EU Parliament committee vote would let vodka be distilled from nontraditional ingredients

International Herald Tribune
Warren Giles
Bloomberg News
January 30, 2007

GENEVA Diageo moved closer to keeping the right to label a spirit distilled from grapes as “vodka” Tuesday after European lawmakers dismissed Swedish calls to limit the spirit’s raw materials to more traditional ingredients.

Sweden’s Vin & Spirit, which makes Absolut vodka, as well as Polish, Finnish and Baltic distillers, want to limit the use of the name to alcohol made from grain or potatoes. They say vodka is entitled to the same strict ingredient rules in the European Union as applied to whiskey or rum.

Vodkas distilled from less traditional ingredients like grapes or molasses make up about 10 percent of the vodka market in the EU. Diageo has produced Ciroc vodka from French grapes since 2003.

The vote by the European Parliament’s Environment and Food Safety Committee permits vodkas that are not made from potatoes or cereals — provided they are labeled as such.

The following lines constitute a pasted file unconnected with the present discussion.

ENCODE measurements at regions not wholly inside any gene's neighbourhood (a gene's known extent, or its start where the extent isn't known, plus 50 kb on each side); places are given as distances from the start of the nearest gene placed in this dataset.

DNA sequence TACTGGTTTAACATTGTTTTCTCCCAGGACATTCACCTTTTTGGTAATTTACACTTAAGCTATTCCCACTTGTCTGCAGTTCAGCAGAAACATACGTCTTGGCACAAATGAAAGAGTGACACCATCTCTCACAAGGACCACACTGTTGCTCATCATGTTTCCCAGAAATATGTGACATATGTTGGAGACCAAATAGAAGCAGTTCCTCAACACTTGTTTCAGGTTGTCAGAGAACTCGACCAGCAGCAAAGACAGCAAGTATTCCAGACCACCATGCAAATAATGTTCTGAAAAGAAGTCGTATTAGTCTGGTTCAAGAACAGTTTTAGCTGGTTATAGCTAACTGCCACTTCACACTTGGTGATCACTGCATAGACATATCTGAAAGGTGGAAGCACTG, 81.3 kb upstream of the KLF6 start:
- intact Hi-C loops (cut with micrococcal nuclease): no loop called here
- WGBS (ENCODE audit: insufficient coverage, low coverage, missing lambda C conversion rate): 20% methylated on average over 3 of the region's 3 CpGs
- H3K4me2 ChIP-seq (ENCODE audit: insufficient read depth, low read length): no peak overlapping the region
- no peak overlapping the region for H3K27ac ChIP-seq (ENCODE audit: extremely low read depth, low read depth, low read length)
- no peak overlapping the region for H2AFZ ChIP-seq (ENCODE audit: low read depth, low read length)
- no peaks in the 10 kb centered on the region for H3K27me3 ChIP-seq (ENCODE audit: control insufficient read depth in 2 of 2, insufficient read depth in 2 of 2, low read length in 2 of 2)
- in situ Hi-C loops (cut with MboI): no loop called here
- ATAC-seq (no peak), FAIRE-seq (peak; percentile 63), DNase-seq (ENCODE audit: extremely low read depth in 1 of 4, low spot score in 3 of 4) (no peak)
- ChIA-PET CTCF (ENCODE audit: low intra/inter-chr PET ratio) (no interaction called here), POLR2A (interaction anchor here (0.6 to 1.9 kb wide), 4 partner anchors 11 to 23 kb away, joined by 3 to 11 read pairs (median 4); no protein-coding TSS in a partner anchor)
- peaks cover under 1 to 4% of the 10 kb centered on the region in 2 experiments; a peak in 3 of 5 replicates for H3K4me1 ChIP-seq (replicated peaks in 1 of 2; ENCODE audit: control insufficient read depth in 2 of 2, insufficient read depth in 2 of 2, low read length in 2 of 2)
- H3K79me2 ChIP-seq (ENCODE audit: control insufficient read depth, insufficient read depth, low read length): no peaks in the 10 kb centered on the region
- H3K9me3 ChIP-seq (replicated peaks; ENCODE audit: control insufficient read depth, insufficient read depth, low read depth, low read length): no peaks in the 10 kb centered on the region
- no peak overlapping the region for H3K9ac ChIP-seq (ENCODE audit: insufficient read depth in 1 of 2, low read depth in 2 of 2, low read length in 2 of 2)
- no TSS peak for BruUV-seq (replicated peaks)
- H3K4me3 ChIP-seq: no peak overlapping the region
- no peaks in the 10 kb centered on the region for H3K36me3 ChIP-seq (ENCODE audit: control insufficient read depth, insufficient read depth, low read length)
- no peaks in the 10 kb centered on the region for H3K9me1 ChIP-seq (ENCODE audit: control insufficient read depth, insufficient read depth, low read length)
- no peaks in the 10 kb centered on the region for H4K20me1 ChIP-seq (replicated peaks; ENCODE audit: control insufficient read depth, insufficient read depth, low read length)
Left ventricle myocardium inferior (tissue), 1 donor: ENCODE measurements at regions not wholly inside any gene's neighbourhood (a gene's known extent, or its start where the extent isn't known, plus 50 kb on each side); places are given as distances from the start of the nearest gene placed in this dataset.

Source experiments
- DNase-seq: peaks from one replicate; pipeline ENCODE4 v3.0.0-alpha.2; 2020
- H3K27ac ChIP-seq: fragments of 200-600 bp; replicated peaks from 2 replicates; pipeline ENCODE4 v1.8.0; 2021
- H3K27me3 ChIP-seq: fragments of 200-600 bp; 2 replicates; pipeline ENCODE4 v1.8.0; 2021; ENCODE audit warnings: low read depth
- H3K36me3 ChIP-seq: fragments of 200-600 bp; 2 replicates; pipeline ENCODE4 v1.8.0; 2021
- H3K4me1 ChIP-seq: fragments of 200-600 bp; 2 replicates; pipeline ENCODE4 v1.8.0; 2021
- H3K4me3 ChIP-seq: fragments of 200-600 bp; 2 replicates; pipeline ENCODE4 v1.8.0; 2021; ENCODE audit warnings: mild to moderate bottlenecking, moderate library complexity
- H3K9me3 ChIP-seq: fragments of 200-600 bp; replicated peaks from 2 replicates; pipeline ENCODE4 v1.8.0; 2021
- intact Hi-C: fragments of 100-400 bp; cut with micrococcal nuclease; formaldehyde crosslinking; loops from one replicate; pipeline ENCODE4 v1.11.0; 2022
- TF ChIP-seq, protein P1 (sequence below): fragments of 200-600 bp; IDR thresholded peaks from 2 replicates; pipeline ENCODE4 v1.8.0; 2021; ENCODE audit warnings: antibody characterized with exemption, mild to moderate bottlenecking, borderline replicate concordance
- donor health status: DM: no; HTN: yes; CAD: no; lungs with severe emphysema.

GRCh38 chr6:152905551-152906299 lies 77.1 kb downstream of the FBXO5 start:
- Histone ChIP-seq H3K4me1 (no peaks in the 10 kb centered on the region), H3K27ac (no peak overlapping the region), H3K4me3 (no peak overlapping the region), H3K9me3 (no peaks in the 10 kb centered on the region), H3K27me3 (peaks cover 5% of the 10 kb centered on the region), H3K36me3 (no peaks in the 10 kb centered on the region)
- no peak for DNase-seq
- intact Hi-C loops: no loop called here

“Vodka has always been made from a wide range of raw materials and the Parliament has agreed to set minimum standards and given the clear view that the raw materials shouldn’t be restricted,” said Alan Butler, a spokesman on EU affairs for Diageo.

The proposal, a first step in updating an 18-year-old law, still needs further approvals from the full Parliament and the EU’s 27 governments.

Diageo, which owns the grain-distilled Smirnoff brand, would be satisfied with a law that requires distillers to list ingredients on the labels, as most already do, Butler said.

Diageo prints the wording “distilled from fine French grapes” on bottles of its Ciroc brand vodka.

Peeter Luksep, head of European affairs for Vin & Sprit, which makes Absolut from wheat, said the company would have preferred to avoid “hybrid categories.

“But if this leads to legislation that works as intended, it would deter producers from using unusual raw materials” because they’d have to declare them on the bottle, he said.

The debate over changes to an EU definition dating from 1989 pits countries that were not members of the bloc at the time — Poland, Sweden, Estonia, Latvia, Lithuania and Finland — against Britain and France, which don’t have a tradition of making the spirit.

Diageo may seek to buy Absolut when the Swedish government puts the brand up for sale, chief executive Officer Paul Walsh said last month.

Absolut is the second-most popular vodka brand in the U.S. after Smirnoff, the most popular brand worldwide.